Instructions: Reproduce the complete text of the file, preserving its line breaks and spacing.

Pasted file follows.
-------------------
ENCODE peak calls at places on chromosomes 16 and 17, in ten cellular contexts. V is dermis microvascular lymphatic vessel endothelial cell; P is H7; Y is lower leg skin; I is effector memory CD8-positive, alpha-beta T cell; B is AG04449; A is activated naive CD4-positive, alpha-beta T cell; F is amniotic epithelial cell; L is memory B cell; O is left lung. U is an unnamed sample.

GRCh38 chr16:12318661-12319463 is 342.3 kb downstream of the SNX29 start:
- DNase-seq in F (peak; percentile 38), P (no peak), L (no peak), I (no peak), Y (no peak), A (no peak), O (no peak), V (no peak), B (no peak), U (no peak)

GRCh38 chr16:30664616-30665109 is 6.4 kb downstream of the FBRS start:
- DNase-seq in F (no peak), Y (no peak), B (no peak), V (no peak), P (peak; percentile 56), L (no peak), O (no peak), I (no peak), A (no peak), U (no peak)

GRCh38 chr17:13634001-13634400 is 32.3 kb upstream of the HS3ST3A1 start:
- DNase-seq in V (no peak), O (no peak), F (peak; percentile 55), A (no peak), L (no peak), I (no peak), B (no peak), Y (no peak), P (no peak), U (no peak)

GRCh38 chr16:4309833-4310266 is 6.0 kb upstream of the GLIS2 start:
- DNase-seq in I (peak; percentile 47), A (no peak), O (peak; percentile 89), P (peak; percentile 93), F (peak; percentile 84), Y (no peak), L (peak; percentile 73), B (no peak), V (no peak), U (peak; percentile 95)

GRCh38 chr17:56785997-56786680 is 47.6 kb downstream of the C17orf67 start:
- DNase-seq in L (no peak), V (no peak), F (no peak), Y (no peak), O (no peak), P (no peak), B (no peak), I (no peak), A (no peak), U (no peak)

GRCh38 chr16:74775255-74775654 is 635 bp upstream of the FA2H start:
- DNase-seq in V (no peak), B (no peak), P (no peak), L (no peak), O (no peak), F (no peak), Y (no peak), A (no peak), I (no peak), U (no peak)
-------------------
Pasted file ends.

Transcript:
ENCODE peak calls at places on chromosomes 16 and 17, in ten cellular contexts. V is dermis microvascular lymphatic vessel endothelial cell; P is H7; Y is lower leg skin; I is effector memory CD8-positive, alpha-beta T cell; B is AG04449; A is activated naive CD4-positive, alpha-beta T cell; F is amniotic epithelial cell; L is memory B cell; O is left lung. U is an unnamed sample.

GRCh38 chr16:12318661-12319463 is 342.3 kb downstream of the SNX29 start:
- DNase-seq in F (peak; percentile 38), P (no peak), L (no peak), I (no peak), Y (no peak), A (no peak), O (no peak), V (no peak), B (no peak), U (no peak)

GRCh38 chr16:30664616-30665109 is 6.4 kb downstream of the FBRS start:
- DNase-seq in F (no peak), Y (no peak), B (no peak), V (no peak), P (peak; percentile 56), L (no peak), O (no peak), I (no peak), A (no peak), U (no peak)

GRCh38 chr17:13634001-13634400 is 32.3 kb upstream of the HS3ST3A1 start:
- DNase-seq in V (no peak), O (no peak), F (peak; percentile 55), A (no peak), L (no peak), I (no peak), B (no peak), Y (no peak), P (no peak), U (no peak)

GRCh38 chr16:4309833-4310266 is 6.0 kb upstream of the GLIS2 start:
- DNase-seq in I (peak; percentile 47), A (no peak), O (peak; percentile 89), P (peak; percentile 93), F (peak; percentile 84), Y (no peak), L (peak; percentile 73), B (no peak), V (no peak), U (peak; percentile 95)

GRCh38 chr17:56785997-56786680 is 47.6 kb downstream of the C17orf67 start:
- DNase-seq in L (no peak), V (no peak), F (no peak), Y (no peak), O (no peak), P (no peak), B (no peak), I (no peak), A (no peak), U (no peak)

GRCh38 chr16:74775255-74775654 is 635 bp upstream of the FA2H start:
- DNase-seq in V (no peak), B (no peak), P (no peak), L (no peak), O (no peak), F (no peak), Y (no peak), A (no peak), I (no peak), U (no peak)